Data from: Scale-specific sex-biased dispersal in the Valais shrew unveiled by genetic variation on the Y chromosome, autosomes, and mitochondrial DNA
Yannic, Glenn et al. (2011), Data from: Scale-specific sex-biased dispersal in the Valais shrew unveiled by genetic variation on the Y chromosome, autosomes, and mitochondrial DNA, Dryad, Dataset, https://doi.org/10.5061/dryad.8k3423ts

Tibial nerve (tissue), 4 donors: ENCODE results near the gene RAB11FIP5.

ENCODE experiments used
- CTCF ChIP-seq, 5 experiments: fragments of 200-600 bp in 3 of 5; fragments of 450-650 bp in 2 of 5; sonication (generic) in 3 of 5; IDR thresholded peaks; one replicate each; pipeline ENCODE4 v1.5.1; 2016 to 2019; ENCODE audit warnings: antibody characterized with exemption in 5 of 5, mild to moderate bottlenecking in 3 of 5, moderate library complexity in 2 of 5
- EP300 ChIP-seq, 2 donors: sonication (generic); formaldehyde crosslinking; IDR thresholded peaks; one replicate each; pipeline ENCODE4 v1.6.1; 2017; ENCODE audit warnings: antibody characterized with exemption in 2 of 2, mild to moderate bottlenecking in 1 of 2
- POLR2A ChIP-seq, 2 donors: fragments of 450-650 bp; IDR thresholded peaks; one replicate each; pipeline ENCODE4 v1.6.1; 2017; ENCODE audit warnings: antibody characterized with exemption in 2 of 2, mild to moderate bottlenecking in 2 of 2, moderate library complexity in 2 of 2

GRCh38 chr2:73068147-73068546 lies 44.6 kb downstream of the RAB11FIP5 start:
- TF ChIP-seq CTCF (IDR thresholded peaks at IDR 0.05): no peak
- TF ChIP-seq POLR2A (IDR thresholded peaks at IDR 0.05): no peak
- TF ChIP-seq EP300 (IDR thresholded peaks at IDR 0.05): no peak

We investigated sex-specificities in the evolutionary processes shaping Y chromosome, autosomes and mitochondrial DNA patterns of genetic structure in the Valais shrew (Sorex antinorii), a mountain dwelling species with a hierarchical distribution. Both hierarchical analyses of variance and isolation-by-distance analyses revealed patterns of population structure that were not consistent across maternal, paternal and bi-parentally inherited markers. Differentiation on a Y microsatellite was lower than expected from the comparison with autosomal microsatellites and mtDNA, and it was mostly due to genetic variance among populations within valleys, while the opposite was observed on other markers. In addition, there was no pattern of isolation-by-distance for the Y, while there was strong isolation-by-distance on mtDNA and autosomes. We use a hierarchical island model of coancestry dynamics to discuss the relative roles of the micro-evolutionary forces that may induce such patterns. We conclude that sex-biased dispersal is the most important driver of the observed genetic structure, but with an intriguing twist: it seems that dispersal is strongly male-biased at large spatial scale, while it is mildly biased in favour of females at local scale. These results add to recent reports of scale-specific sex-biased dispersal patterns, and emphasize the usefulness of the Y chromosome in conjunction with mtDNA and autosomes to infer sex-specificities.